UPDATE: Here we go again.
When Barack Obama started leading in polls some Republicans including Rush Limbaugh suggested it was all part of a big plot by the “liberal media” (including Fox News apparently, owned by the noted liberal activist Rupert Murdoch). But when Mitt Romney won the debate and CNN and CBS polls came out, these same Republicans had no qualms about the accuracy of those polls. And if new polls show Romney ahead, don’t look for Sean and Rush to say they are biased or use poor polling methods.
Now we see it happening with these new economic numbers: yes some Republicans are suggesting its all part of a political plot by the Obama administration.
If past patterns are any guide, tune into Sean, Rush and Fox News in coming days to hear more about how Obama, the Labor Department and the news media are all in cahoots to lie about job figures. But — again — there are no questions raised when figures come out showing unemployment hasn’t gone down, are there?
A political prediction: I truly believe this mentality is going to turn off a chunk of independent voters on election day. It is unprecedented in our politics — even in previous times of rank partisanship.
UPDATE II: It’s official. Now some Republicans argue that if the jobs figures go up this MUST be a conspiracy. I predict will greatly alienate a segment of voters who will not want to vote for a party that has people who if they do not fit the definition of “crackpots,” and most don’t,’ fit the definition of people who simply cannot gracefully accept it if something they are counting on politically — polls showing their candidate ahead, economic figures that don’t fit in with the narrative they hope they can press — will try and claim that it’s all a plot.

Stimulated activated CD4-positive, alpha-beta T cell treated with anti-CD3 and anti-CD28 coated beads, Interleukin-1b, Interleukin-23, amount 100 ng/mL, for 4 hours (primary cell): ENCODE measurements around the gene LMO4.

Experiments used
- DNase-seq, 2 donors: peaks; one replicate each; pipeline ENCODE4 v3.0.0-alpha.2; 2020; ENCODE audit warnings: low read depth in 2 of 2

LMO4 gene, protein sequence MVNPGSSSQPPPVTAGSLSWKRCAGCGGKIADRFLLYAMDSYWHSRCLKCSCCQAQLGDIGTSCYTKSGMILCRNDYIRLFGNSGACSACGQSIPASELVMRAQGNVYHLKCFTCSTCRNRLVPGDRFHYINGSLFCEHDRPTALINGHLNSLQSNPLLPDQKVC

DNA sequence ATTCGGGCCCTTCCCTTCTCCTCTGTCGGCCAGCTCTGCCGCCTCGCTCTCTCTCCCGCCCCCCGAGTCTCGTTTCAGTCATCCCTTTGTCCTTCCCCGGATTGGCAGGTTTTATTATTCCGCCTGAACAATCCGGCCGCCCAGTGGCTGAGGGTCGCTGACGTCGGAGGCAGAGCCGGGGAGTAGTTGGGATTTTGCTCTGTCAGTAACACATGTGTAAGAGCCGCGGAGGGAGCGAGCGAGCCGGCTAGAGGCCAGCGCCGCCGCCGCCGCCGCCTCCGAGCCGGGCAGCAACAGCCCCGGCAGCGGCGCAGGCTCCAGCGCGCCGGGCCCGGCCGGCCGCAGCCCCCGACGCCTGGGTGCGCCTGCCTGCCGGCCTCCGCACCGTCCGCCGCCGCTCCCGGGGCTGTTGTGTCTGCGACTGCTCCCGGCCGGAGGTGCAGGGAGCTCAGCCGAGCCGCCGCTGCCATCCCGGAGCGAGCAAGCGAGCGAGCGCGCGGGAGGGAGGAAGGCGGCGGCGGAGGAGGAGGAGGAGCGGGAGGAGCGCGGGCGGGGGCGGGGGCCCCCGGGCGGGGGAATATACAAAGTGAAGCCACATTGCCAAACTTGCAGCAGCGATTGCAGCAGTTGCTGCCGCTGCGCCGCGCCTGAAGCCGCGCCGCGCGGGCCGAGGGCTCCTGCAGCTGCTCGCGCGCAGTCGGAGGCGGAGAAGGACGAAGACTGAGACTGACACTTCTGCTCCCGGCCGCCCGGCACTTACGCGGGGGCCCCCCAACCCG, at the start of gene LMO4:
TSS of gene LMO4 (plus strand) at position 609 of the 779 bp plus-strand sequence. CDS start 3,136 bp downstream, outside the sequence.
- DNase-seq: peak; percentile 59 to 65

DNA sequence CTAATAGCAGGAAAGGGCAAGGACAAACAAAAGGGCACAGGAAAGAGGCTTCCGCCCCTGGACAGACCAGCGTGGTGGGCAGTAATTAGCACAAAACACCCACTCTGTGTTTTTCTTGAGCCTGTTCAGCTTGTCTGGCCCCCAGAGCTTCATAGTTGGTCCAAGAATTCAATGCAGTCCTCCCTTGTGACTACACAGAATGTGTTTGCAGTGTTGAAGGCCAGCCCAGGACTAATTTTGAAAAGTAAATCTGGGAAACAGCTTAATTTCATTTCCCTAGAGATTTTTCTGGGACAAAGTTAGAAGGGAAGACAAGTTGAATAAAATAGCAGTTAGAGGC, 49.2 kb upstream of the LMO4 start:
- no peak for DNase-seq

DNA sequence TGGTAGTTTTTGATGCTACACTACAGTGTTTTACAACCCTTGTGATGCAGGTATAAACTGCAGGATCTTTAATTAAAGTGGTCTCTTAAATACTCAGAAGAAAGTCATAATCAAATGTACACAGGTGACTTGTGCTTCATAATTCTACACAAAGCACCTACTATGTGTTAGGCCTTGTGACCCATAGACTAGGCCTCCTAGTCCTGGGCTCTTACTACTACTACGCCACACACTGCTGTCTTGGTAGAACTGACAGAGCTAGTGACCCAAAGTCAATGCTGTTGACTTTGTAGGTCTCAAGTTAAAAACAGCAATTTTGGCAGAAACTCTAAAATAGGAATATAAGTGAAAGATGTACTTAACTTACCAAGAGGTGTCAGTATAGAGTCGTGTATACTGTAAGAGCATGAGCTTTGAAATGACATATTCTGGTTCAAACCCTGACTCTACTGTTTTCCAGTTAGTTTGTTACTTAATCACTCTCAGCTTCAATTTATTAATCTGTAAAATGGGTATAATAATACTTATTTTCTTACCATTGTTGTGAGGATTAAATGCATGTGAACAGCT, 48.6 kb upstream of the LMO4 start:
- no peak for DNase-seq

Our politics has not only jumped the shark with this new effort to discredit polls and job figures that some partisans prefer, it has jumped the ocean. If the Dems were smart they’d note these theories far and wide since there are many voters who will not able to be associated with this king of “thinking.”
I also need to add: there are MANY thoughtful conservative Republican pundits and bloggers. Listen and read them. Those that don’t go along with this mantra aren’t simply partisan robots but worth reading and listening to.
But here are theme songs for some of those who insist polls and job figures are part of a plot:
This one fits:
And this one fits.
hiring sign via shutterstock.com
Joe Gandelman is a former fulltime journalist who freelanced in India, Spain, Bangladesh and Cypress writing for publications such as the Christian Science Monitor and Newsweek. He also did radio reports from Madrid for NPR’s All Things Considered. He has worked on two U.S. newspapers and quit the news biz in 1990 to go into entertainment. He also has written for The Week and several online publications, did a column for Cagle Cartoons Syndicate and has appeared on CNN.